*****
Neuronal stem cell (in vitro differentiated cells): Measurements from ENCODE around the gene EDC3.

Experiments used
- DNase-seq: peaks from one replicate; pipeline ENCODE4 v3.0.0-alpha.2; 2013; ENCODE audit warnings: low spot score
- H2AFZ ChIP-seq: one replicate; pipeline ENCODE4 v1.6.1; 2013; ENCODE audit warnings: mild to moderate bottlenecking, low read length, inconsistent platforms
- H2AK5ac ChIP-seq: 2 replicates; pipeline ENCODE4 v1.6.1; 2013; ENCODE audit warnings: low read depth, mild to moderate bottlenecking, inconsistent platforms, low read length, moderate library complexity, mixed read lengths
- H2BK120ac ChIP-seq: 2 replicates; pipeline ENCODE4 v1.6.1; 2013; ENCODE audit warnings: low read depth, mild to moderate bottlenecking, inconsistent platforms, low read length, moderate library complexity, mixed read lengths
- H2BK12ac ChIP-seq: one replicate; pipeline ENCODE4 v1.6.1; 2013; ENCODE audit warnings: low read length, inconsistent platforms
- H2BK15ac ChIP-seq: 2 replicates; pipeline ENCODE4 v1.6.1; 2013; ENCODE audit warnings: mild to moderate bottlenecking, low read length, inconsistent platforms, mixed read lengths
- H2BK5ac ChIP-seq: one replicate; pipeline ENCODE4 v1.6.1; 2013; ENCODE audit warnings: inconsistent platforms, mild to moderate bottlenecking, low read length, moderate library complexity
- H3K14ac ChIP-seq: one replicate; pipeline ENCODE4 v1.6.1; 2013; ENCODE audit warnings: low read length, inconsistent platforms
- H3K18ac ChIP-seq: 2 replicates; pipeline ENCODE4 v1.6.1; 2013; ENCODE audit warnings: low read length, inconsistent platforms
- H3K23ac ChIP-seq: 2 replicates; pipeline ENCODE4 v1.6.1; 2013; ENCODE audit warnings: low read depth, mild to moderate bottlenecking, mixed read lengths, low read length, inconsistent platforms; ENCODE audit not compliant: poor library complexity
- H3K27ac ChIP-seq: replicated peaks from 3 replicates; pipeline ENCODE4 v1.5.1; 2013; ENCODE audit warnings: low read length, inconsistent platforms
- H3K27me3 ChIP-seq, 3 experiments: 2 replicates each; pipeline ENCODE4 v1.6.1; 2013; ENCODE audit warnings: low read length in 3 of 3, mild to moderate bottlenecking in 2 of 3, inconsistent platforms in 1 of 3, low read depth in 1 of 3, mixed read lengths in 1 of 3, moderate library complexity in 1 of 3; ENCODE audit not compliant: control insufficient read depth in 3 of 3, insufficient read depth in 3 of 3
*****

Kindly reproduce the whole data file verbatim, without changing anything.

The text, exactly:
Neuronal stem cell (in vitro differentiated cells): Measurements from ENCODE around the gene EDC3.

Experiments used
- DNase-seq: peaks from one replicate; pipeline ENCODE4 v3.0.0-alpha.2; 2013; ENCODE audit warnings: low spot score
- H2AFZ ChIP-seq: one replicate; pipeline ENCODE4 v1.6.1; 2013; ENCODE audit warnings: mild to moderate bottlenecking, low read length, inconsistent platforms
- H2AK5ac ChIP-seq: 2 replicates; pipeline ENCODE4 v1.6.1; 2013; ENCODE audit warnings: low read depth, mild to moderate bottlenecking, inconsistent platforms, low read length, moderate library complexity, mixed read lengths
- H2BK120ac ChIP-seq: 2 replicates; pipeline ENCODE4 v1.6.1; 2013; ENCODE audit warnings: low read depth, mild to moderate bottlenecking, inconsistent platforms, low read length, moderate library complexity, mixed read lengths
- H2BK12ac ChIP-seq: one replicate; pipeline ENCODE4 v1.6.1; 2013; ENCODE audit warnings: low read length, inconsistent platforms
- H2BK15ac ChIP-seq: 2 replicates; pipeline ENCODE4 v1.6.1; 2013; ENCODE audit warnings: mild to moderate bottlenecking, low read length, inconsistent platforms, mixed read lengths
- H2BK5ac ChIP-seq: one replicate; pipeline ENCODE4 v1.6.1; 2013; ENCODE audit warnings: inconsistent platforms, mild to moderate bottlenecking, low read length, moderate library complexity
- H3K14ac ChIP-seq: one replicate; pipeline ENCODE4 v1.6.1; 2013; ENCODE audit warnings: low read length, inconsistent platforms
- H3K18ac ChIP-seq: 2 replicates; pipeline ENCODE4 v1.6.1; 2013; ENCODE audit warnings: low read length, inconsistent platforms
- H3K23ac ChIP-seq: 2 replicates; pipeline ENCODE4 v1.6.1; 2013; ENCODE audit warnings: low read depth, mild to moderate bottlenecking, mixed read lengths, low read length, inconsistent platforms; ENCODE audit not compliant: poor library complexity
- H3K27ac ChIP-seq: replicated peaks from 3 replicates; pipeline ENCODE4 v1.5.1; 2013; ENCODE audit warnings: low read length, inconsistent platforms
- H3K27me3 ChIP-seq, 3 experiments: 2 replicates each; pipeline ENCODE4 v1.6.1; 2013; ENCODE audit warnings: low read length in 3 of 3, mild to moderate bottlenecking in 2 of 3, inconsistent platforms in 1 of 3, low read depth in 1 of 3, mixed read lengths in 1 of 3, moderate library complexity in 1 of 3; ENCODE audit not compliant: control insufficient read depth in 3 of 3, insufficient read depth in 3 of 3